151. Memorandum of Conversation1


  • Encouragement and Protection of Investment


  • Nathaniel Samuels, Deputy Under Secretary for Economic Affairs
  • Charles Meyer, Assistant Secretary, Bureau of Inter-American Affairs
  • Herbert Salzman, Assistant Administrator, Office of Private Resources
  • David D. Newsom, Assistant Secretary for African Affairs
  • John R. Stevenson, Legal Adviser
  • Eugene Braderman—E/CBA
  • Sidney WeintraubE/IFD
  • Robert Smith—AF/W
  • Joseph Mintzes—IN

The Working Group on Protection of U.S. Private Investment Abroad2 met with Mr. Samuels this morning to discuss the paper prepared [Page 389] by L on the “Encouragement and Protection of Investment in Africa, Asia and Latin America.”3 Mr. Stevenson reported that there appeared to be general support for a more selective approach to the encouragement of U.S. direct investment in the developing countries, and that there also appeared to be considerable support for a policy of avoiding coercion in the solution of investment disputes. Mr. Samuels then asked whether the U.S. should continue to encourage U.S. private investment abroad through such direct and tangible means as the investment guaranty program. He wished to know the extent to which that program actually contributes to the flow of investment funds to developing countries and what impact it has on our relations with those countries. What effect would the curtailment of the program have on investment?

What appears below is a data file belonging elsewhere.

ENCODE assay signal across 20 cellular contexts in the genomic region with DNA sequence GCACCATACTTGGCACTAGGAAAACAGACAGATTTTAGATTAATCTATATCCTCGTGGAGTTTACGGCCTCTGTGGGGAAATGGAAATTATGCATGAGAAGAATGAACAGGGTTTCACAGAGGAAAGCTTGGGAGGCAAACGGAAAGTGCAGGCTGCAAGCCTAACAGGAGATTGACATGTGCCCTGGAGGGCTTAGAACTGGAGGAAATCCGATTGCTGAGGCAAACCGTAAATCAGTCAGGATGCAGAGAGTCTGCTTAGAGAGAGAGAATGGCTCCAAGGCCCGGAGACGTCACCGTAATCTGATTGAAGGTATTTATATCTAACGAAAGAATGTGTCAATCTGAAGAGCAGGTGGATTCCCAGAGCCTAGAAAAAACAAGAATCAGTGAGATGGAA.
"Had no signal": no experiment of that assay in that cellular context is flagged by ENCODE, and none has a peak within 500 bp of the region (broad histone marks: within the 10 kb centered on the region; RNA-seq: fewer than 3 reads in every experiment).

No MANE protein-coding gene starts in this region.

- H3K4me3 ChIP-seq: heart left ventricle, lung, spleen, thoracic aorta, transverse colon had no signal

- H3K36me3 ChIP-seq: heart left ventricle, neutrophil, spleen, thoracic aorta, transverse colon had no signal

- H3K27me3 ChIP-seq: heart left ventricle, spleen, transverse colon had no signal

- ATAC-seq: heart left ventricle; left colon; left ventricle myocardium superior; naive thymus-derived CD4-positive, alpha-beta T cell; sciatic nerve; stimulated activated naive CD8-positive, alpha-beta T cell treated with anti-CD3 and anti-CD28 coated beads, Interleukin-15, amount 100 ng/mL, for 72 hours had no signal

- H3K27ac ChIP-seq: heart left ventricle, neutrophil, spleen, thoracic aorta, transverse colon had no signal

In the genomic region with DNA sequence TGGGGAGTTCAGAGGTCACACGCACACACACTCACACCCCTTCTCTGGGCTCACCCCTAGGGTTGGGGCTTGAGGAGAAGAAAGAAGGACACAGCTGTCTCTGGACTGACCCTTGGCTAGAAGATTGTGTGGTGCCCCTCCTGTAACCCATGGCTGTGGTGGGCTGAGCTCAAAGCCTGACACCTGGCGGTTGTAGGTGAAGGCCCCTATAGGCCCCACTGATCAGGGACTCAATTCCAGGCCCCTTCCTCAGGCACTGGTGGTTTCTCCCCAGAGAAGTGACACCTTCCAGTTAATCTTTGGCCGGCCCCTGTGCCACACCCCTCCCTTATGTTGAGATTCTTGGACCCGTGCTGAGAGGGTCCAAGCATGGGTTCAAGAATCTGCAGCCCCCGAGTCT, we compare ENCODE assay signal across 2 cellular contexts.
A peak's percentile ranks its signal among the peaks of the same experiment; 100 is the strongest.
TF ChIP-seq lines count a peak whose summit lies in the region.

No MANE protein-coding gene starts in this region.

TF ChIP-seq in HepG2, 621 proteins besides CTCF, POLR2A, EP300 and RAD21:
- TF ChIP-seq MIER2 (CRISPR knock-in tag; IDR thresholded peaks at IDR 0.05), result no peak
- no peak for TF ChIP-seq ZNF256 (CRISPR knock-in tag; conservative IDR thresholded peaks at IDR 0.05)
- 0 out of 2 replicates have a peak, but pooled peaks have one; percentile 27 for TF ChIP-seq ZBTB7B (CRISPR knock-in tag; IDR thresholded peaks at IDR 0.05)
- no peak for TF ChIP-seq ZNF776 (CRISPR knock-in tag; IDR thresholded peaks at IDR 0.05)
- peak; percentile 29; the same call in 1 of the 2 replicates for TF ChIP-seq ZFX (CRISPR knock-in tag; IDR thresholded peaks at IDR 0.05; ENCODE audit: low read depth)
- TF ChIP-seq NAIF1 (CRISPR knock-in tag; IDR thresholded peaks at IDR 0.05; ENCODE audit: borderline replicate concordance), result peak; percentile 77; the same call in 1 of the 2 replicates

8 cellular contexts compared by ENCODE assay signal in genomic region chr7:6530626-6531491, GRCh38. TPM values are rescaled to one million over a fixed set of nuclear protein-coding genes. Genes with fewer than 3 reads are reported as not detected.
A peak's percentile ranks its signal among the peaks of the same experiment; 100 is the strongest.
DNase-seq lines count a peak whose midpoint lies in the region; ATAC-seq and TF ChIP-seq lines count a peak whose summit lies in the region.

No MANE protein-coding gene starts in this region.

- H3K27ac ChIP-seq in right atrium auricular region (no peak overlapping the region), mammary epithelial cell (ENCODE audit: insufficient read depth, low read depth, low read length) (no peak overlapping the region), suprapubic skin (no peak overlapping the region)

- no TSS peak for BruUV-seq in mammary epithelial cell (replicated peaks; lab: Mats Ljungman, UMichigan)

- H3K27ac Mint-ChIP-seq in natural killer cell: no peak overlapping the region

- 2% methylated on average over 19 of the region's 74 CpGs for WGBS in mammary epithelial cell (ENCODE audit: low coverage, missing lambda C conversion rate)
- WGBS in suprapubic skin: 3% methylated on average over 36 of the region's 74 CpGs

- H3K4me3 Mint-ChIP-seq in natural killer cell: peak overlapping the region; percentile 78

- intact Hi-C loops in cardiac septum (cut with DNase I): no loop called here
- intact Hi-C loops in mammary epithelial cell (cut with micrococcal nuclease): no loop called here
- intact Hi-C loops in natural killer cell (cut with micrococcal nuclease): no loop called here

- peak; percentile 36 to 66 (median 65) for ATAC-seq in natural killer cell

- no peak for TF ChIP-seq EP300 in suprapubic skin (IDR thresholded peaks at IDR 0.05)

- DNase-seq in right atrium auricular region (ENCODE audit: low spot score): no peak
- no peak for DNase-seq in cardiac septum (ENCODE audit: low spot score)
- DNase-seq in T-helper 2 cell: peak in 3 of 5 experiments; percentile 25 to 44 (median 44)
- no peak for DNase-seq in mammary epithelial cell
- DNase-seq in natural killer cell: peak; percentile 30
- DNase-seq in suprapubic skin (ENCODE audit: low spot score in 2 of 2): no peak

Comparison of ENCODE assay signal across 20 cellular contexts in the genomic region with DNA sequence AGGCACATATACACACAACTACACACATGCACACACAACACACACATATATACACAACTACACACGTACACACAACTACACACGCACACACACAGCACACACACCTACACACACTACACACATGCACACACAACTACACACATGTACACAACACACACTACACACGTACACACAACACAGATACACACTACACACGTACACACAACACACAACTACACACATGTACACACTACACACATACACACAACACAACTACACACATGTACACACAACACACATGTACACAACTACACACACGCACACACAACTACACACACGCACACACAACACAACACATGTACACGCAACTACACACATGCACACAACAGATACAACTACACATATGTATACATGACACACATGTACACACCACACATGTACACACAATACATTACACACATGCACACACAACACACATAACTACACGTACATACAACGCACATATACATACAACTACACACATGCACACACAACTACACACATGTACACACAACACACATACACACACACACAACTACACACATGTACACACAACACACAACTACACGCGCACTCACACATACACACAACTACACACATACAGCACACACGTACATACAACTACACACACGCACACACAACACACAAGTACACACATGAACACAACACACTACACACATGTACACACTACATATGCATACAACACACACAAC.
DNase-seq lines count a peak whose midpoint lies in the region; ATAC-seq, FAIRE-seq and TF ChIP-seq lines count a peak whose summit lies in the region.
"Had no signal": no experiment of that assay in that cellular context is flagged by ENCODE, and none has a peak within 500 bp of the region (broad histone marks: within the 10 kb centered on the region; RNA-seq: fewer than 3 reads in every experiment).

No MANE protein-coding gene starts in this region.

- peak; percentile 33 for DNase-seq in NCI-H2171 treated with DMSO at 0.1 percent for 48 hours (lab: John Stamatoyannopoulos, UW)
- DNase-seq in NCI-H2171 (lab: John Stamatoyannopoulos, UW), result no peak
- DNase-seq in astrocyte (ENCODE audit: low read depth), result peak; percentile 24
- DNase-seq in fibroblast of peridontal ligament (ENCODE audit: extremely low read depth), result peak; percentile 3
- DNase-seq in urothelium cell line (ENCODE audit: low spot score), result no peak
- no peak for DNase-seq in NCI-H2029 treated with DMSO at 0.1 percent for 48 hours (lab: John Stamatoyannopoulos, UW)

Mr. Salzman indicated that, given the fact that we have had an investment guaranty program for many years, the termination of the program would have wide repercussions. In his view, countries such as Indonesia would be hurt, and it would be particularly difficult to induce flows of debt investment to LDC’s without guaranties. In general, investors would demand a higher rate of return. AID has considered the possibility of placing a ceiling on the amount of guaranties in certain countries where AID exposure is very great and it has decided to gradually wean some countries such as Korea from the investment guaranty program. AID has a guaranty exposure commitment in Korea of approximately one billion with another 500 million in the pipeline. Although it is not possible to estimate the amount of investment that might be lost if guaranties are not forthcoming, the percentage would be significant. Mr. Salzman emphasized that there are many other aspects to U.S. encouragement of investment than the guaranty program including information, advisory assistance, and protection policies, and he stated that a judgment on the investment guaranty program should be accompanied by a review of measures for the protection of U.S. investment abroad more detailed than that in the draft paper.